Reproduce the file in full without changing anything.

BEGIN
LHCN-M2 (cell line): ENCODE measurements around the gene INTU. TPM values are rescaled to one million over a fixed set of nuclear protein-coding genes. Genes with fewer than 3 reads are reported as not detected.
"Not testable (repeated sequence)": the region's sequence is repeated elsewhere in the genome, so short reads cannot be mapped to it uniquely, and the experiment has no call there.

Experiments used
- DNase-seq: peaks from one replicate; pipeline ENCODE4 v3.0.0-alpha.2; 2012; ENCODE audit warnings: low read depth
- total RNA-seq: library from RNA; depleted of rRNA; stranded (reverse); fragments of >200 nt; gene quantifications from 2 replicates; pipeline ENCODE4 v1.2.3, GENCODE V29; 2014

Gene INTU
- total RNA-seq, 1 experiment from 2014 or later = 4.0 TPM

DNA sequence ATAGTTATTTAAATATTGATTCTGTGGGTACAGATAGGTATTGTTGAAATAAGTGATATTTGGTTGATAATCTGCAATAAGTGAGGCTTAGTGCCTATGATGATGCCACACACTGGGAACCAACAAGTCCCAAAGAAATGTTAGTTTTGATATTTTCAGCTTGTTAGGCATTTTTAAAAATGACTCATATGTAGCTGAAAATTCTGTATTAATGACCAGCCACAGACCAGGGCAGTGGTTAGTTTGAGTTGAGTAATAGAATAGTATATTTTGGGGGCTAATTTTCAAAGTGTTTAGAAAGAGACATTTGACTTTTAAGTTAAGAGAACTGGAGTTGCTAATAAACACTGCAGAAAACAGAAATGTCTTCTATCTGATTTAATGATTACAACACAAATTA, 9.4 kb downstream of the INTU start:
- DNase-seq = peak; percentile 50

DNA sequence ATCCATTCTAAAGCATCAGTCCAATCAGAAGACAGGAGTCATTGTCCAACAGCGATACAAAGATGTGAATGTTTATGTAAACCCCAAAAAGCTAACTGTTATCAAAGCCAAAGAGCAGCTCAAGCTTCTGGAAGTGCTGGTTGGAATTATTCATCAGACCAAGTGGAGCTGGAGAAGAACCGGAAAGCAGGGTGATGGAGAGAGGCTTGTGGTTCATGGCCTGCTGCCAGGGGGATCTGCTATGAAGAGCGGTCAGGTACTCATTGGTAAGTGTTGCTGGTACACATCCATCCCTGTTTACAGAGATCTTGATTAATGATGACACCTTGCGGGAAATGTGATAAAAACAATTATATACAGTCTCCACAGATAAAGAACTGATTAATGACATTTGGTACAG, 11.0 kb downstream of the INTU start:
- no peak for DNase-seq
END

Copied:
LHCN-M2 (cell line): ENCODE measurements around the gene INTU. TPM values are rescaled to one million over a fixed set of nuclear protein-coding genes. Genes with fewer than 3 reads are reported as not detected.
"Not testable (repeated sequence)": the region's sequence is repeated elsewhere in the genome, so short reads cannot be mapped to it uniquely, and the experiment has no call there.

Experiments used
- DNase-seq: peaks from one replicate; pipeline ENCODE4 v3.0.0-alpha.2; 2012; ENCODE audit warnings: low read depth
- total RNA-seq: library from RNA; depleted of rRNA; stranded (reverse); fragments of >200 nt; gene quantifications from 2 replicates; pipeline ENCODE4 v1.2.3, GENCODE V29; 2014

Gene INTU
- total RNA-seq, 1 experiment from 2014 or later = 4.0 TPM

DNA sequence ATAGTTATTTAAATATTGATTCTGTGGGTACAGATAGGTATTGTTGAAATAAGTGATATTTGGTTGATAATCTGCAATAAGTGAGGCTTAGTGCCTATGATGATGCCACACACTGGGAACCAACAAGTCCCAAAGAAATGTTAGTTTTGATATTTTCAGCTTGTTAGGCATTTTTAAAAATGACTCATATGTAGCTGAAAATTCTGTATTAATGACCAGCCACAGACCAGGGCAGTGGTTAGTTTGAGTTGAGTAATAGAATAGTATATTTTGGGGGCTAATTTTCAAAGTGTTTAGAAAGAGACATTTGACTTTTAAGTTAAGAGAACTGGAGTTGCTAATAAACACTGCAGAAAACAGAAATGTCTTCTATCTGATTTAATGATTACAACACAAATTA, 9.4 kb downstream of the INTU start:
- DNase-seq = peak; percentile 50

DNA sequence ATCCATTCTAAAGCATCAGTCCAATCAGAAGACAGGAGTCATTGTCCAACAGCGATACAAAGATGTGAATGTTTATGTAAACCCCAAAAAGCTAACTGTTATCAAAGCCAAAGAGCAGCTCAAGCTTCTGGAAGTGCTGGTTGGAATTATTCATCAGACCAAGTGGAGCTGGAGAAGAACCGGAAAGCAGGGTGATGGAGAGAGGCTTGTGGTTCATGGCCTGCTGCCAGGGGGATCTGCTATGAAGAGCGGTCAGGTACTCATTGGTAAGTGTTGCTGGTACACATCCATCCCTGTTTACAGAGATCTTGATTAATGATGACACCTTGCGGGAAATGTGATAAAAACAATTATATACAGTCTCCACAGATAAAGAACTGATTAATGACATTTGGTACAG, 11.0 kb downstream of the INTU start:
- no peak for DNase-seq